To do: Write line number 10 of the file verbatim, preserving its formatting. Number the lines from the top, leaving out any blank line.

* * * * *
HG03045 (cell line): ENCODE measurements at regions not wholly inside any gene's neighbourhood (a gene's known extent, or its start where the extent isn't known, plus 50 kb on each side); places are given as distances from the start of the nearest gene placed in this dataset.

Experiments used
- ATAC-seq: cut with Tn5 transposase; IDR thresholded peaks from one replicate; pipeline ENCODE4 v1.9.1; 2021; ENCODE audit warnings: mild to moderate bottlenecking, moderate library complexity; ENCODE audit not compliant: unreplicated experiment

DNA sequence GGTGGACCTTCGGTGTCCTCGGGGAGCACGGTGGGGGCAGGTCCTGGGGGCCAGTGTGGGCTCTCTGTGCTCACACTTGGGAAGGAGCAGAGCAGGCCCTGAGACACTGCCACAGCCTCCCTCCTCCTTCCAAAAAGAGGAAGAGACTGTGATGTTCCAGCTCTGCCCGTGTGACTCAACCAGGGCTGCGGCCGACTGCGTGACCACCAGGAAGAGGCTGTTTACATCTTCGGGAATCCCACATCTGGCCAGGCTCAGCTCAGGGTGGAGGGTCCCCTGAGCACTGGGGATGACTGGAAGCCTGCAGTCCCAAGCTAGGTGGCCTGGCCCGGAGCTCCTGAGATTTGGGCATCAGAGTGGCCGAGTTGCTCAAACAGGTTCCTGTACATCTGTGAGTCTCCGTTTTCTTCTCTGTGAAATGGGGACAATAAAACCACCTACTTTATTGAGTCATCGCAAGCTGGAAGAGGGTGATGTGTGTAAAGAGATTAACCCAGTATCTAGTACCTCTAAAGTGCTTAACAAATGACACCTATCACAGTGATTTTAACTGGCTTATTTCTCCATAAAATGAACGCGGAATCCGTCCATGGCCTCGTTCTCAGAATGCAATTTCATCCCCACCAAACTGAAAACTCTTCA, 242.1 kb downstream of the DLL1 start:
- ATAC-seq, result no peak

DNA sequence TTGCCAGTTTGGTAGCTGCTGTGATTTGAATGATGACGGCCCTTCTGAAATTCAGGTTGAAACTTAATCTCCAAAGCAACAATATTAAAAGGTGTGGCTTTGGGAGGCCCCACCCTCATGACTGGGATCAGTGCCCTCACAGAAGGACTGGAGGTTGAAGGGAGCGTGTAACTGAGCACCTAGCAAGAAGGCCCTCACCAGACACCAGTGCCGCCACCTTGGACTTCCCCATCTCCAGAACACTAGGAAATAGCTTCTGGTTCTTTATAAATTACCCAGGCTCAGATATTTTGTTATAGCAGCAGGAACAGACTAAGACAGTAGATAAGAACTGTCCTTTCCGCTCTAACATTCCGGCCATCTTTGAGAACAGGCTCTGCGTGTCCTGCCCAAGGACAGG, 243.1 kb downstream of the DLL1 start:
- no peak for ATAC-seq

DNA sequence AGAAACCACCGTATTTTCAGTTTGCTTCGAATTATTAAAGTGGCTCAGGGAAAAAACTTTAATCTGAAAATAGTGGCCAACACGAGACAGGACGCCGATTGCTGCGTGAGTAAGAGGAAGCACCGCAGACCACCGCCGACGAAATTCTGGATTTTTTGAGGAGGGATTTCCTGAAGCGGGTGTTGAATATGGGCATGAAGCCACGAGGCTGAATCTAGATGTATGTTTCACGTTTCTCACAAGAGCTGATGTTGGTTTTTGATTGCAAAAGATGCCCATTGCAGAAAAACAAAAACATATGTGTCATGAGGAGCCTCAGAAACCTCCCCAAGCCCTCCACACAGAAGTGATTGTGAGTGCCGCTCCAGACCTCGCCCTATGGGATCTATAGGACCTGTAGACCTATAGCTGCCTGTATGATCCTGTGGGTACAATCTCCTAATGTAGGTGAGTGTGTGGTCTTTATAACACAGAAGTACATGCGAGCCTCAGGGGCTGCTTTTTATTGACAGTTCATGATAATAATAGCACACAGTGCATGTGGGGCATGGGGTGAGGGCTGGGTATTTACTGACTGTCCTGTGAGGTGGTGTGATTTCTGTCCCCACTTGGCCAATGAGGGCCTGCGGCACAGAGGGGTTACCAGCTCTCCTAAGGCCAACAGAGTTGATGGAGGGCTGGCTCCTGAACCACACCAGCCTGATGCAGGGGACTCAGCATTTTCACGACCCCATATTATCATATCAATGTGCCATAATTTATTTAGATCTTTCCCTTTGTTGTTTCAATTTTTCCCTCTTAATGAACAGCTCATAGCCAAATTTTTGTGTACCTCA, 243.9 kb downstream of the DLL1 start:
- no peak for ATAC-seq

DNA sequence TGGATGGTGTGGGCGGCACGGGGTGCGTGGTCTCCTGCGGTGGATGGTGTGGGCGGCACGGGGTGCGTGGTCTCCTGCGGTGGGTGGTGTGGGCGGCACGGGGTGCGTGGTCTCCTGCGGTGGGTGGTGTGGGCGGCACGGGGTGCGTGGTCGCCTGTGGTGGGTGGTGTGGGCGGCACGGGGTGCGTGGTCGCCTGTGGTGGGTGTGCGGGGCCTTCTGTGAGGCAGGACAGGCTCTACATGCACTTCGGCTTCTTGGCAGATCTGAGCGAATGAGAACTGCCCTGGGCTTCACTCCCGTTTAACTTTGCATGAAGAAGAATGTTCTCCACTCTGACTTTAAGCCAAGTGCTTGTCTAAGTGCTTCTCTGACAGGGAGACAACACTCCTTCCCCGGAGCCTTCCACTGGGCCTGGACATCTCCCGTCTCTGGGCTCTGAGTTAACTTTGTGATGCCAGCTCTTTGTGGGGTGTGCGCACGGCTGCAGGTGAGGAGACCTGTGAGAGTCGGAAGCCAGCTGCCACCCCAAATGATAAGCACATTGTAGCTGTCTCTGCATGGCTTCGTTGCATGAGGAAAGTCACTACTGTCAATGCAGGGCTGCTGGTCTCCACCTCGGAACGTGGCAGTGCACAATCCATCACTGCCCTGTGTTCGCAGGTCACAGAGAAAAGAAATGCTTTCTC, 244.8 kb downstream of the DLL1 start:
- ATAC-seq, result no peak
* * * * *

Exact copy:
DNA sequence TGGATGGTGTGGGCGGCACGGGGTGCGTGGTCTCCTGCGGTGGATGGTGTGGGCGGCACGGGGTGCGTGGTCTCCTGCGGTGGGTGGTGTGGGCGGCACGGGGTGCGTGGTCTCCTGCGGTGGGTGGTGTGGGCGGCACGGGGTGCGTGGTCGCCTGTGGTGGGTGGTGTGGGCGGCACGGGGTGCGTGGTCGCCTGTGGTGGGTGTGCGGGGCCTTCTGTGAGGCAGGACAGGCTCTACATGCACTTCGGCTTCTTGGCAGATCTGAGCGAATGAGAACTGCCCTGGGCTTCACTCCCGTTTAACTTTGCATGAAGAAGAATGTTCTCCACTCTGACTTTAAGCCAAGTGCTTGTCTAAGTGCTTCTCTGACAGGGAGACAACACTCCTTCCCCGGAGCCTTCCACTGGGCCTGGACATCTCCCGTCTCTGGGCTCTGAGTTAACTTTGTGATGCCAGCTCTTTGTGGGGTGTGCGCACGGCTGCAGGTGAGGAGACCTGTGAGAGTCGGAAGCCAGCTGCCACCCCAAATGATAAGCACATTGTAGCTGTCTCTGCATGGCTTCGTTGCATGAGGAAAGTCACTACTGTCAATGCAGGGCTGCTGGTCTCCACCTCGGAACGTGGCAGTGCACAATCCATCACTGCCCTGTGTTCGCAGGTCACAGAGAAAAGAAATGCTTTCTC, 244.8 kb downstream of the DLL1 start: